One of the main appeals of investing in bonds is the steady stream of income. However, in these days of ultra-low interest rates that stream has rather dried up.
It’s no wonder then that many investors are looking elsewhere for yield – and Chinese bonds are proving a firm favourite. Yuan-denominated Chinese government bond ETFs attracted £4.2 billion of inflows in 2020 and the iShares CNY Bond ETF was the highest-grossing fixed income ETF of the year.
Why Invest in Chinese Bonds
It’s not hard to understand the appeal of Chinese bonds. The yield on a 10-year Chinese Treasury bond currently stands at 3.2%, whereas the 10 year UK Gilt offers a mere 0.3%. Besides, the credit rating of Chinese government bonds is higher than many developed countries at A+.
While most economies, developed and emerging, continue to grapple with recessionary forces, China has staged a remarkable rebound from the depths of the Covid-19 crisis. China’s GDP grew by 6.5% year-on-year in the fourth quarter of 2020, locking in three consecutive quarters of growth to fully reverse the damage of Q1, when its economy went into hibernation.
Overall in 2020, China’s GDP grew by 2.3%. This may have been the weakest annual growth rate in the past four decades, but it nonetheless shows the resilience of the Chinese economy and its special status within the cohort of emerging market economies.
China’s strong economy supports its local currency, the Yuan. This helps address one of the key risks when investing in bonds denominated in a foreign currency: that higher bond yields are eroded when we exchange the income into our domestic currency. In fact, this was a key reason why investors shed money from multi-country local-currency emerging market bond ETFs in 2020.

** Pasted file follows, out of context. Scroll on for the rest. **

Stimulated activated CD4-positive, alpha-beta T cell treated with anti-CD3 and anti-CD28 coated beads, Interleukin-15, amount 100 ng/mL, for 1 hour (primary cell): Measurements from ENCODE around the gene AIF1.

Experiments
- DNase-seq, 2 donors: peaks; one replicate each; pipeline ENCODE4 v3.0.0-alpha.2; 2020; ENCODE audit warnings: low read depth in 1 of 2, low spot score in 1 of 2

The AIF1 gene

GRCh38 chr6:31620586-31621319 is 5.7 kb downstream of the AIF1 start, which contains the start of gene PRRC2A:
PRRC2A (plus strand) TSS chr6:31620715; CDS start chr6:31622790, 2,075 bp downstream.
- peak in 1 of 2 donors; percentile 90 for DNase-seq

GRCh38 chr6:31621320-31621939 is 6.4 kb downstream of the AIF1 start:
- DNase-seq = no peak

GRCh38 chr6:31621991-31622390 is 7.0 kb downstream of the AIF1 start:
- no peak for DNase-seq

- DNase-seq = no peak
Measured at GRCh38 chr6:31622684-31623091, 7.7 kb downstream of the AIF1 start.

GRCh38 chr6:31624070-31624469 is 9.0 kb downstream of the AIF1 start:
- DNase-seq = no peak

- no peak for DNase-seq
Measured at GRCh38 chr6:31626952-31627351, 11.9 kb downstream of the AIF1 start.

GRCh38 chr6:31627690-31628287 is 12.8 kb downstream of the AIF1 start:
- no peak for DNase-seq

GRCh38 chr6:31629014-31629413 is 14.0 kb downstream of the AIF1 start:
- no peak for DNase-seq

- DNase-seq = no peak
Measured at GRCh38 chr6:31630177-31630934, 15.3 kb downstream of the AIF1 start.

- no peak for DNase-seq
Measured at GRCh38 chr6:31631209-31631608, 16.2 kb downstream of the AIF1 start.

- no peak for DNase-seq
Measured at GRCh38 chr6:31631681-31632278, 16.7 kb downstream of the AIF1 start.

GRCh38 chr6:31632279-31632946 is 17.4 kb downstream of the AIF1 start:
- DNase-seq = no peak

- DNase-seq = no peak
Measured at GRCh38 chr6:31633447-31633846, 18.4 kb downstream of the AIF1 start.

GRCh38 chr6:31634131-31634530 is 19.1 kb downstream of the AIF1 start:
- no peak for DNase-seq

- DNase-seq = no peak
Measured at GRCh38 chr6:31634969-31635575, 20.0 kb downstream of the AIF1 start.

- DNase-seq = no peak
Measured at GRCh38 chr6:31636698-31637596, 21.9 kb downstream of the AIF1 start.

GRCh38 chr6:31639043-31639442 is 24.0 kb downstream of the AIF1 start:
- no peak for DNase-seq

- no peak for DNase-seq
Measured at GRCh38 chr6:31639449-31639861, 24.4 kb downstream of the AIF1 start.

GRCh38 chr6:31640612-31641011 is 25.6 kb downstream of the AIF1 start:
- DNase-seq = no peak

The iShares China CNY Bond ETF delivered returns of 9.5% in 2020 in USD terms (6.2% in GBP terms). By contrast, the iShares JPMorgan Emerging Market Local Government Bond ETF, which provides exposure to a basket of local currency government bonds from multiple countries, returned 1.8% in USD terms (a fall of 1.3% in GBP terms).
The exposure to China in the multi-country ETF is 8%, but the positive returns of that portion of the basket were largely offset by losses from many other countries that make up the index. As the below chart shows, in 2020 the Chinese bond ETF also delivered higher returns than the hard currency multi-country emerging market bond ETF.
The opening of the onshore Chinese bond market to international investors has seen more funds launched offering exposure to these assets, whether through broader emerging market bond funds or those focused solely on Chinese onshore bond market.
The iShares China CNY Bond ETF was only launched in July 2019 but has already amassed more than $6 billion in assets and ranks as one of the largest bond ETFs in Europe. It tracks the Bloomberg Barclays China Treasury and Policy Bank Bond Index, providing 100% exposure to investment-grade bonds issued by the Chinese treasury and the three policy banks: China Development Bank, Agricultural Development Bank of China and the Export-Import Bank of China.
Currently the ETF’s portfolio is broadly split 50/50 between Treasury and Policy Bank bonds and around 10% of the bonds have maturity over 10 years. It comes with an ongoing charge of 0.35%.
The range of China onshore bond ETFs increased in 2020 with the addition of three new products from UBS, Chinese ETF specialist KraneShares and L&G.
The UBS JPMorgan CNY China Government 1-10 Year Bond ETF caps exposure to policy bank bonds at 20% and only includes bonds with maturity up to 10 years. It comes with an ongoing charge of 0.33%.
Meanwhile, L&G’s ETF adds an ESG twist, tracking an index that applies an ESG scoring and screening to tilt toward issuers ranked higher on ESG criteria and underweight those that rank lower. Exposure to each of the policy bank issuers is capped at 19%. The ongoing charge is 0.30%.